posted by Eli Barzilay
PLT is happy to announce the release of Racket, available from
With Racket, you can script command shells and web servers; you can quickly prototype animations and complex GUIs; regexps and threads are here to serve you. To organize your systems, you can mix and match classes, modules or components. Best of all, you start without writing down types. If you later wish to turn your script into a program, equip your Racket modules with explicit type declarations as you wish. And Racket doesn’t just come as a typed variant; you can also write your modules in a purely functional and lazy dialect.
Racket comes in so many flavors because Racket is much more than a standard scripting language or a plain programming language. Racket supports language extensibility to an unequaled degree. A Racket programmer knows that making up a new language is as easy as writing a new library.
To help you start quickly, Racket includes batteries in all shapes and sizes, most importantly, extensive documentation and all kinds of libraries.
Racket occupies a unique position between research and practice. It inherits many major ideas from language research, among them type safety (when the type system says that x is a number, then at runtime it always is a number) and memory safety (when some memory is reclaimed by the garbage collector it is impossible to still have a reference to it). At the same time, user demand governs rigid adherence to purely theoretical principles.
Racket, formerly PLT Scheme, is a product of over 15 years of development. Although Racket starts with a mature software base and an established user community, its new name reflects our view that this is just the beginning of Racket’s evolution.
Why call it Racket?
— Steve Knight, 8 June 2010
— Robby, 8 June 2010
I don’t mind the name change per se, but typing “racket” in Google understandably returns links to tennis and sports. :-) (Yeah, I know “plt racket” works better.)
Now if they just decide to add a grid widget and cross-platform ODBC support, I’d be a happy camper…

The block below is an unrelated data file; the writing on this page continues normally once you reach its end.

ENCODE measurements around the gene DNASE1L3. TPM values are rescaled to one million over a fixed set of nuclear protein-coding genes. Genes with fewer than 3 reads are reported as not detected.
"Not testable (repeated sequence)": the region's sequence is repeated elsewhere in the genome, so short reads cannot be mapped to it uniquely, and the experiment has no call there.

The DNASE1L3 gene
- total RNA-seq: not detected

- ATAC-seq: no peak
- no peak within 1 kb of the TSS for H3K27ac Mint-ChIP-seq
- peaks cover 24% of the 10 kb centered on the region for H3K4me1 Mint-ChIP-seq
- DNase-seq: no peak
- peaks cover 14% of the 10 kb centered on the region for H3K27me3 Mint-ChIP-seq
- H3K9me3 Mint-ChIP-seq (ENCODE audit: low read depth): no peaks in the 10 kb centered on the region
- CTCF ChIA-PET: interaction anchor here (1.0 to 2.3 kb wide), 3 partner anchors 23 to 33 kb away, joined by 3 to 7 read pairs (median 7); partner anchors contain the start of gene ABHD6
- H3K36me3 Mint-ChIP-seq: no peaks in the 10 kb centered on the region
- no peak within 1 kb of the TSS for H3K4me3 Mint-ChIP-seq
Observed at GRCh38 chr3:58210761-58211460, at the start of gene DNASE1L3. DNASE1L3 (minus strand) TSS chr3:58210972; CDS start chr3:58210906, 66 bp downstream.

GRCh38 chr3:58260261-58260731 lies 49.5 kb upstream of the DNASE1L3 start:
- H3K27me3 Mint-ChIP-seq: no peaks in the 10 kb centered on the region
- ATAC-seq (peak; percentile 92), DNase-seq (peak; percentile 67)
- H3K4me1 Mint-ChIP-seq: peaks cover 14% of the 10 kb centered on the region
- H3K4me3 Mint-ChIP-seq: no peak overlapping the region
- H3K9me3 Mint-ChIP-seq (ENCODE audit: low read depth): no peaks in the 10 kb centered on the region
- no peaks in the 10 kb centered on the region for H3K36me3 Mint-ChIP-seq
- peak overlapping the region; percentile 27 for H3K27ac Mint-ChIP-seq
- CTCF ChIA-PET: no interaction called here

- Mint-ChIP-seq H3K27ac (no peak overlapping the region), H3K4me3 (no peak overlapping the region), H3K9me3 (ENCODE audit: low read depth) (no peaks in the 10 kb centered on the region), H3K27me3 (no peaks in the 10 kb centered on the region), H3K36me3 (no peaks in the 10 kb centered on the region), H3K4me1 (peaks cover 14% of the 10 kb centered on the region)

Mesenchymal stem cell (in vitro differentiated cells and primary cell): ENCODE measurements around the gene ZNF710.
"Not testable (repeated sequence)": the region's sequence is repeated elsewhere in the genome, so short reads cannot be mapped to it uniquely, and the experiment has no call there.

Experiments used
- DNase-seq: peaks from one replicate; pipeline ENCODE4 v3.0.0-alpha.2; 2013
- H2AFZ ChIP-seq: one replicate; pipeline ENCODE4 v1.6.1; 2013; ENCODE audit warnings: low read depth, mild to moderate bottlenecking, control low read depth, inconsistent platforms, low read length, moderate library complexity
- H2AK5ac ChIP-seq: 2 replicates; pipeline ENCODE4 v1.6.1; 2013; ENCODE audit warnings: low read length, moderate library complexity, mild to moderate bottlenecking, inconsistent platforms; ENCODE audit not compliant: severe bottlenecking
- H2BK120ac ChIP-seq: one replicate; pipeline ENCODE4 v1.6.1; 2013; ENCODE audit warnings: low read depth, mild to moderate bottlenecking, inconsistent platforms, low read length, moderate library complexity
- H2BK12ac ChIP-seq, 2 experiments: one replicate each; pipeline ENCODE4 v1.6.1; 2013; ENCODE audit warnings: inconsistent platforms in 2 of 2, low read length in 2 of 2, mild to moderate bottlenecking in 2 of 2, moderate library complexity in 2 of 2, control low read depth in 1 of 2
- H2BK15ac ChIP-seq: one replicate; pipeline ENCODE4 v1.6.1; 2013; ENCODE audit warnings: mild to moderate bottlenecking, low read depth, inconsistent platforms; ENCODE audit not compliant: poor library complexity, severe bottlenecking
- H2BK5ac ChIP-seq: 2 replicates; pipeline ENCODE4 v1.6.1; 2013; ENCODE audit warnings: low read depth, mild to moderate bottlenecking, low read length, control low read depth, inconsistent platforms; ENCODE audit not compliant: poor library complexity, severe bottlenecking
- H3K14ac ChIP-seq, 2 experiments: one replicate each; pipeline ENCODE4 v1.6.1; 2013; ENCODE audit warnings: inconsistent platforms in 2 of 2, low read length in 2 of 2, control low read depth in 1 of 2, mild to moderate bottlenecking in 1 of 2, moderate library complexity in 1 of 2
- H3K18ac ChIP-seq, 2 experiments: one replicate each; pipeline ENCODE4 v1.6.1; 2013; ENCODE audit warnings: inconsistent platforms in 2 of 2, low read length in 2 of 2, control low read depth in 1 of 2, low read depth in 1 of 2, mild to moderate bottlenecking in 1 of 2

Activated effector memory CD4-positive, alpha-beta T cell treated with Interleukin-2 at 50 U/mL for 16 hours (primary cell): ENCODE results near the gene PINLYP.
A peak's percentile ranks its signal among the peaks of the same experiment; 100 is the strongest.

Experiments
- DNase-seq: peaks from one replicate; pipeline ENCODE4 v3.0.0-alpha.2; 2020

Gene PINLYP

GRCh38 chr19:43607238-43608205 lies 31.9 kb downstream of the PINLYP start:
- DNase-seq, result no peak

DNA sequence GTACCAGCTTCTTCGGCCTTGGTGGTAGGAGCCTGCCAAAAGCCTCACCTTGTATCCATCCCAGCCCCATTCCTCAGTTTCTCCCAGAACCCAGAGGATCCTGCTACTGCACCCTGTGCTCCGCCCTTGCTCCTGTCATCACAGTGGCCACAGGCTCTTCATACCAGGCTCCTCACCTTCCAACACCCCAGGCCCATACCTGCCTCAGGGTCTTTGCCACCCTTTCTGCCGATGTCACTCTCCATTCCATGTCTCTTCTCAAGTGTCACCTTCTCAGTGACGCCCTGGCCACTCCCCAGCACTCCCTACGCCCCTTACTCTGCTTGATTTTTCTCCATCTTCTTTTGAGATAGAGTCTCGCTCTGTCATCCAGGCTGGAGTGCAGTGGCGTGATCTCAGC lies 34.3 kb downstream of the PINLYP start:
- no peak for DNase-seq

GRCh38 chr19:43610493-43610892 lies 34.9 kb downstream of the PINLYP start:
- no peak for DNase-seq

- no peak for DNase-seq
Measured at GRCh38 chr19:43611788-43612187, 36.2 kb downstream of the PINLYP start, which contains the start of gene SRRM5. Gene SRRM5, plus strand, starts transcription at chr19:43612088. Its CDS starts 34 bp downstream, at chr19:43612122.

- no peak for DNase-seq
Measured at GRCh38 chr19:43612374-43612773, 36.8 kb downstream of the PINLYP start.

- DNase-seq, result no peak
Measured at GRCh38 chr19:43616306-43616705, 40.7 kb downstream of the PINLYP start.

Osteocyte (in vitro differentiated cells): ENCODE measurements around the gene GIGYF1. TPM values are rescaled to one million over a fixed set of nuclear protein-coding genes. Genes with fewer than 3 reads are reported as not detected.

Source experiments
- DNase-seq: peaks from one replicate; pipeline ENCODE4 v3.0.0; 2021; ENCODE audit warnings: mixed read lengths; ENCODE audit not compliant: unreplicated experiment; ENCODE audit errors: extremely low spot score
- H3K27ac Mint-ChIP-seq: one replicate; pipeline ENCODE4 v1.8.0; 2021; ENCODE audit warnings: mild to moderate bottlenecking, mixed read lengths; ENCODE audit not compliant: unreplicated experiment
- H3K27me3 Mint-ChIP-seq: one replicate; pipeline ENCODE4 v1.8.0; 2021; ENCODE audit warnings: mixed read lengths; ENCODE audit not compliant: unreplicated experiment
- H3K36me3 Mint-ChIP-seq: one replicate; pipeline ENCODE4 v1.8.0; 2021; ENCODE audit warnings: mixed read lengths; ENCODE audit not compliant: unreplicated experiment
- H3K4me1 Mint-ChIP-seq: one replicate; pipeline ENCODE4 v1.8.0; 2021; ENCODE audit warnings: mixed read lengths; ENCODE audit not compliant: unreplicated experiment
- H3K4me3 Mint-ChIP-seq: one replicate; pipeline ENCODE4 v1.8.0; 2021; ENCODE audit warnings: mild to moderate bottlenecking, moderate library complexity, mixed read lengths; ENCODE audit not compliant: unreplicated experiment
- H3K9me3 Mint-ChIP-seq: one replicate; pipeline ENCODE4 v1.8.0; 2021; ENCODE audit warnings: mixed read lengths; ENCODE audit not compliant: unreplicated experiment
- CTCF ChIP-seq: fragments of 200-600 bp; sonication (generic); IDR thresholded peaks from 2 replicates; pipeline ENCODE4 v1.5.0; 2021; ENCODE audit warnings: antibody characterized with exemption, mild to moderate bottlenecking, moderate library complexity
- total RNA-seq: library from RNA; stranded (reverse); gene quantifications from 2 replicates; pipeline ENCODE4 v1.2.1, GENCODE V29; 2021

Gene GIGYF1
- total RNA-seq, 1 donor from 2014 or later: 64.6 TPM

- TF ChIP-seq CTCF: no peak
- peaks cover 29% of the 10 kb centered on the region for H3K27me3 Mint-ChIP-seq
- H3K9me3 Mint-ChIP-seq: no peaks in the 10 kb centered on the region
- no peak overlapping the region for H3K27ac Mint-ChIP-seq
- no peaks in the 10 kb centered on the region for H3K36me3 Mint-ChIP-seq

— robwalker01, 8 June 2010
Besides the name, what is diferent from version 4.5?
— claudio.naoto, 8 June 2010
There were the usual bug fixes here and there, but you’re right that this release cycle was mostly the work of renaming things. (4.2.5 was the previous release, tho).
— Robby, 8 June 2010
Racket is just an organized scheme. The name still brings up connotations of something nefarious. What is in a name? I’m good with it if it continues to run on a proper OpenBSD platform. Will Apple let something, so expressive as ‘Racket’, the honor of being available from their apps store, for use with the iPad? Now that would be the app to write, however, unless Apple has changed their minds, no interpretive languages, that I’m aware of, have made it to iTunes. I wonder if they would allow a syntax informed code editor to be offered for the iPad. If they actually could keep folks from hacking their product, then they might have my support; but they can’t put enough restraints on their SDK, to adequatelty maintain system security, so why bother with the silly attempts at maintaining control. I believe the answer can be seen with clarity if one looks at a five year chart of Apple stock. If you wish to call it Racket, then let’s make some noise with it. You really do need to offer for sale Racket logo’d posters, cups, t-shirts, baseball hats, and stickers for my four year old son.
— Kyle Smith, 17 June 2010